Bader charge analysis

Our advanced algorithms are used worldwide, underpinning computational material design

Bader charge analysis is used to understand chemical and material properties. Previous algorithms to implement the idea proved inefficient and unreliable.

In partnership with the Henkelman Group (University of Texas at Austin), we have developed an improved method that is robust and accurate.

It has been incorporated into standard quantum chemistry software packages such as VASP, CASTEP and GAUSSIAN – used by research scientists worldwide – completely replacing previous techniques.

Our impact

Widespread use – replacing previous techniques

  • Our code is available as a free download.
  • It has been widely downloaded: typically each month there are over 200 downloads of the source code, and around 500 downloads of the compiled binary.
  • Our two key published paper have to date achieved 1,400 and 2,700 citations - including by researchers from over 50 companies across the chemical, transport and microelectronics sectors.

The research

Our work implements efficiently the Bader charge analysis, providing the main coding for the new algorithm developed in collaboration with the Henkelman Group which is available as a free download.

Our methodology provides an elegant solution that is qualitatively different from previous approaches and is an order of magnitude faster and more accurate.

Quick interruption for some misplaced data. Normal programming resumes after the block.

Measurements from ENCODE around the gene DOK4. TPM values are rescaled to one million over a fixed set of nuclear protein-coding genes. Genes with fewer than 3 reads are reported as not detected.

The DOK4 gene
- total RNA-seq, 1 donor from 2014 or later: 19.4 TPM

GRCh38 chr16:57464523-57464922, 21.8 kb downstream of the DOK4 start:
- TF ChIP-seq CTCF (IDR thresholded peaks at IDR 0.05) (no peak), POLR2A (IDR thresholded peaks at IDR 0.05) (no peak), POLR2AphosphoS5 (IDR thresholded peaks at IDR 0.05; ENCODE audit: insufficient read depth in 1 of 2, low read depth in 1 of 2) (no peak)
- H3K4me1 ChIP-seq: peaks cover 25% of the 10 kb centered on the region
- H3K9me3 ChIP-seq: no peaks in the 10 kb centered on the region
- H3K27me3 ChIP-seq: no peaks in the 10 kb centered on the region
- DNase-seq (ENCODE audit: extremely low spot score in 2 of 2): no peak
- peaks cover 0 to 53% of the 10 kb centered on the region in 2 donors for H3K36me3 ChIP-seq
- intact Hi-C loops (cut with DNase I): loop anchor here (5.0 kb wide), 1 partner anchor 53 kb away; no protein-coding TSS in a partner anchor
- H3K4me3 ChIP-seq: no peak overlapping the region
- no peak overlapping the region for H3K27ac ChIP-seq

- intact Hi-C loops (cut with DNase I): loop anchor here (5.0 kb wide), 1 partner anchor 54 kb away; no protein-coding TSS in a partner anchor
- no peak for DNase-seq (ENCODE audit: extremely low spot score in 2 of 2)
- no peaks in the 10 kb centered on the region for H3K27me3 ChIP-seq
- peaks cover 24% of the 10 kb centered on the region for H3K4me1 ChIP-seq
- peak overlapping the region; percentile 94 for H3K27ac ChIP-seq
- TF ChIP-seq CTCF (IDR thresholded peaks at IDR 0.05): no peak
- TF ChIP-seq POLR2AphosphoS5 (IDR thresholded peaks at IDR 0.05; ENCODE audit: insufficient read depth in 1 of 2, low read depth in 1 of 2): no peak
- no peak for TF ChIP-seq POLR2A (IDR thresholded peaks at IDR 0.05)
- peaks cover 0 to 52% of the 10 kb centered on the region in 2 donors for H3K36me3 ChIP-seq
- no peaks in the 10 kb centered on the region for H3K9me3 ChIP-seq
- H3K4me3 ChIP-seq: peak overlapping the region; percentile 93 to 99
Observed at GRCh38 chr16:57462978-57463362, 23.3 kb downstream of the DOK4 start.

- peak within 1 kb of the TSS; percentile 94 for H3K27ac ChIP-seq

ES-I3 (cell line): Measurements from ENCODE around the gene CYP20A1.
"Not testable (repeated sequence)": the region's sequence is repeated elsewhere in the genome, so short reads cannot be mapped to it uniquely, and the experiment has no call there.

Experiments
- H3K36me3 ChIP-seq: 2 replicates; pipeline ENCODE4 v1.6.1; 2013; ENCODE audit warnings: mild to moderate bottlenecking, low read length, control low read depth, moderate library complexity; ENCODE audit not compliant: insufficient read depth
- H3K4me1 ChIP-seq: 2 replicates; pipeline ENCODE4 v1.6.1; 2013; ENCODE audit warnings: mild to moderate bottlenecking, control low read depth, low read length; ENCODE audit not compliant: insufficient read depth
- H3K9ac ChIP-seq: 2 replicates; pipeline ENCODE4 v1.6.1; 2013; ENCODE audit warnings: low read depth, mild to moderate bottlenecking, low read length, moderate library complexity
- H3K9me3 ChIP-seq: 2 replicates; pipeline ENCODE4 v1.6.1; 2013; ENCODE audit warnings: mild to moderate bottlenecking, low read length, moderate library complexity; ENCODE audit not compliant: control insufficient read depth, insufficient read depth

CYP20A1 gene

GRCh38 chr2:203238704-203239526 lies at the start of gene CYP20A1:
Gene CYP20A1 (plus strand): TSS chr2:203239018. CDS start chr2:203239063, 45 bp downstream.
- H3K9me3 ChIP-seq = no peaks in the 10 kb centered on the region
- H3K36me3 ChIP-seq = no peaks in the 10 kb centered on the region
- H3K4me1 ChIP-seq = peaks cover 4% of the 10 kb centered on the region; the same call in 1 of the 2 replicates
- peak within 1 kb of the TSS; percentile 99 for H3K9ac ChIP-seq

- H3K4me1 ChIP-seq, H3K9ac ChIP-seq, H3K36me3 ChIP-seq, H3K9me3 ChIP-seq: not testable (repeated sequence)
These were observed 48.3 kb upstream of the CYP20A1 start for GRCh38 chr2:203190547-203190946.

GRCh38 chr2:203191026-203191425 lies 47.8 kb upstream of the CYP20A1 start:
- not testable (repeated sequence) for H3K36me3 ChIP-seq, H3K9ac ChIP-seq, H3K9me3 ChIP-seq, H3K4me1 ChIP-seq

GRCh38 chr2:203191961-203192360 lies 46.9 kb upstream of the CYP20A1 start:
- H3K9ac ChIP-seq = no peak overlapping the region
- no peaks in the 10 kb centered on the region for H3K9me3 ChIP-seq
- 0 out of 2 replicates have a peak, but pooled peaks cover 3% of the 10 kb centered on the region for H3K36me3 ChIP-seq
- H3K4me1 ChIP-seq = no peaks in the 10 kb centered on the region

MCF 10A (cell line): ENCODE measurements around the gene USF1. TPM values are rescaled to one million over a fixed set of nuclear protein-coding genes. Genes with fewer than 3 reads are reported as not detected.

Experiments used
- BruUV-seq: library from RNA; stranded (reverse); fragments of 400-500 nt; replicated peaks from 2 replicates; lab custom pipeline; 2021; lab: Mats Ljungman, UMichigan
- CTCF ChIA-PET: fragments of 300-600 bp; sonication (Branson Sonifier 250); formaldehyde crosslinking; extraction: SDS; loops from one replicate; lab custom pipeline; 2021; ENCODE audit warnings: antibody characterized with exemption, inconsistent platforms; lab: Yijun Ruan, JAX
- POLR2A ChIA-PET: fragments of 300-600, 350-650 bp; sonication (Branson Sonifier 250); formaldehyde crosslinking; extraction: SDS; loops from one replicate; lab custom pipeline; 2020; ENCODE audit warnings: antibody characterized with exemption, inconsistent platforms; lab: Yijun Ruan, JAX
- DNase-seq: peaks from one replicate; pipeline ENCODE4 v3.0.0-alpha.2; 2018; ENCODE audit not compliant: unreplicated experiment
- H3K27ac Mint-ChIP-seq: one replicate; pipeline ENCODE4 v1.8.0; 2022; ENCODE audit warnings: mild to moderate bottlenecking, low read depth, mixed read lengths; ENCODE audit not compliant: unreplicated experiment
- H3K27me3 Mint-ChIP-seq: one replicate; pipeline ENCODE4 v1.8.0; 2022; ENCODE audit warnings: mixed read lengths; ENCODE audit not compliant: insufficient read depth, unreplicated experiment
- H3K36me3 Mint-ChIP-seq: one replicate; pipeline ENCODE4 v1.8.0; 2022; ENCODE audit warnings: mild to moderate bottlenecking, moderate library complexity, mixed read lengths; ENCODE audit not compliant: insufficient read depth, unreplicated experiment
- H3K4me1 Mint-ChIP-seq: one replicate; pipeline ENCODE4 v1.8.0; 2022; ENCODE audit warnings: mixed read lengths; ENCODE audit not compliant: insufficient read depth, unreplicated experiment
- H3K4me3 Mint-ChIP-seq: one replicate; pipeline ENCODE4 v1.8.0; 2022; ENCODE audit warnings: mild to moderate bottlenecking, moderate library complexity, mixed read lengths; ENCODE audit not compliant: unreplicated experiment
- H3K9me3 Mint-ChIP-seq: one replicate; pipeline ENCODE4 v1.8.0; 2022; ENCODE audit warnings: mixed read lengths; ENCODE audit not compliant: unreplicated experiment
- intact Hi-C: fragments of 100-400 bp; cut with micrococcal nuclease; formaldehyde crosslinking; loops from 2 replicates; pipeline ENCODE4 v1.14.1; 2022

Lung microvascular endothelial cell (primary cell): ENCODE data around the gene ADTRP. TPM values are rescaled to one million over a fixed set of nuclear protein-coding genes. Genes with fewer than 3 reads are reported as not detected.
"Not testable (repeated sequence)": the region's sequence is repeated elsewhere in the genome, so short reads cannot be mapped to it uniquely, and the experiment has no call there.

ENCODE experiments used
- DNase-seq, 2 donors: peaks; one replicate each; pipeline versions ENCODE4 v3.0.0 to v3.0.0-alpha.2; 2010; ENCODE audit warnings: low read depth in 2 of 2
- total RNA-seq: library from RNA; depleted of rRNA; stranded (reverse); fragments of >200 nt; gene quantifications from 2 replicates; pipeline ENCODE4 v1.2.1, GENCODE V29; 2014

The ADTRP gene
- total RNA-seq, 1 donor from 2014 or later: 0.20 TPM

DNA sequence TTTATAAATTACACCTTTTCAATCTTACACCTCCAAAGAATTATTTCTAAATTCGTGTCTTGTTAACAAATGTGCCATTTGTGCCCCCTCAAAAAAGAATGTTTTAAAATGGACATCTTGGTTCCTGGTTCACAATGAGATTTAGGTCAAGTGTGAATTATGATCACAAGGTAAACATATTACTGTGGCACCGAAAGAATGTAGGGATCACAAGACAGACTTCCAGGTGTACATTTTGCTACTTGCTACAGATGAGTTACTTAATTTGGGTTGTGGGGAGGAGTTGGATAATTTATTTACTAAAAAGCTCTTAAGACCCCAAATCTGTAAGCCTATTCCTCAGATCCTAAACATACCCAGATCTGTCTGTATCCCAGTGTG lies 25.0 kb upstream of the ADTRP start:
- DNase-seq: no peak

In addition, it now allows the analysis of complex atomic topologies – or molecular structures – found in material systems without the use of high-performance computers.

This advance makes it possible to better characterise the properties of new materials and facilitates their computational design.

As evidenced by the number and range of downloads, the software is supporting the development of advanced materials, including thin film coatings, across a variety of sectors spanning the chemical, energy, microelectronics and transport industries.

The source code is typically downloaded >200 times a month

The compiled binary code is typically downloaded ≈500 times a month

Research funders


Development partners

  • Henkelman Group – University of Texas at Austin

Meet the experts

Photograph of Roger Smith

Professor Roger Smith

Professor of Mathematical Engineering

Photograph of Steven Kenny

Professor Steven Kenny

Professor of Mathematical and Computational Modelling

Dr Edward Sanville

Research Associate (2006-09)